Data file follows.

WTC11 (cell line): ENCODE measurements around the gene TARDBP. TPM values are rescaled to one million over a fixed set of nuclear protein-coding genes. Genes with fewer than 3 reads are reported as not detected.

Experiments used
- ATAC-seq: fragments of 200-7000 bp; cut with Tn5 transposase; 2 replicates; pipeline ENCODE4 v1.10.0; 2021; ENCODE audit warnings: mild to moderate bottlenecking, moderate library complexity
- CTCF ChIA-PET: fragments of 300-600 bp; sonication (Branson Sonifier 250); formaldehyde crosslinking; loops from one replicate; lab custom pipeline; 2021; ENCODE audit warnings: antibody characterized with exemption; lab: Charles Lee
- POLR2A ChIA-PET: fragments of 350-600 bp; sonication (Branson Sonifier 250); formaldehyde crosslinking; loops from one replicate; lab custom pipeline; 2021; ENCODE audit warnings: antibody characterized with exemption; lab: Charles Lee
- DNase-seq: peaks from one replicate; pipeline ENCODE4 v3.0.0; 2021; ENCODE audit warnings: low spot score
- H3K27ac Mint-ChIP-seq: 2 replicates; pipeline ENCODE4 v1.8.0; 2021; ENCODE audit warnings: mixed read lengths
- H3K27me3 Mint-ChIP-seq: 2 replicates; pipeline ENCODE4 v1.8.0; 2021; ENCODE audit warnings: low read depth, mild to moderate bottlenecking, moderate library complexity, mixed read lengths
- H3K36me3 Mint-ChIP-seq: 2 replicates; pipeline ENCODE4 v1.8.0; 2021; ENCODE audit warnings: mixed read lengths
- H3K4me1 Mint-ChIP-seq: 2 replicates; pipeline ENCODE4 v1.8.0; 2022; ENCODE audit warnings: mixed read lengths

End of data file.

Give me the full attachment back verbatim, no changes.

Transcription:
WTC11 (cell line): ENCODE measurements around the gene TARDBP. TPM values are rescaled to one million over a fixed set of nuclear protein-coding genes. Genes with fewer than 3 reads are reported as not detected.

Experiments used
- ATAC-seq: fragments of 200-7000 bp; cut with Tn5 transposase; 2 replicates; pipeline ENCODE4 v1.10.0; 2021; ENCODE audit warnings: mild to moderate bottlenecking, moderate library complexity
- CTCF ChIA-PET: fragments of 300-600 bp; sonication (Branson Sonifier 250); formaldehyde crosslinking; loops from one replicate; lab custom pipeline; 2021; ENCODE audit warnings: antibody characterized with exemption; lab: Charles Lee
- POLR2A ChIA-PET: fragments of 350-600 bp; sonication (Branson Sonifier 250); formaldehyde crosslinking; loops from one replicate; lab custom pipeline; 2021; ENCODE audit warnings: antibody characterized with exemption; lab: Charles Lee
- DNase-seq: peaks from one replicate; pipeline ENCODE4 v3.0.0; 2021; ENCODE audit warnings: low spot score
- H3K27ac Mint-ChIP-seq: 2 replicates; pipeline ENCODE4 v1.8.0; 2021; ENCODE audit warnings: mixed read lengths
- H3K27me3 Mint-ChIP-seq: 2 replicates; pipeline ENCODE4 v1.8.0; 2021; ENCODE audit warnings: low read depth, mild to moderate bottlenecking, moderate library complexity, mixed read lengths
- H3K36me3 Mint-ChIP-seq: 2 replicates; pipeline ENCODE4 v1.8.0; 2021; ENCODE audit warnings: mixed read lengths
- H3K4me1 Mint-ChIP-seq: 2 replicates; pipeline ENCODE4 v1.8.0; 2022; ENCODE audit warnings: mixed read lengths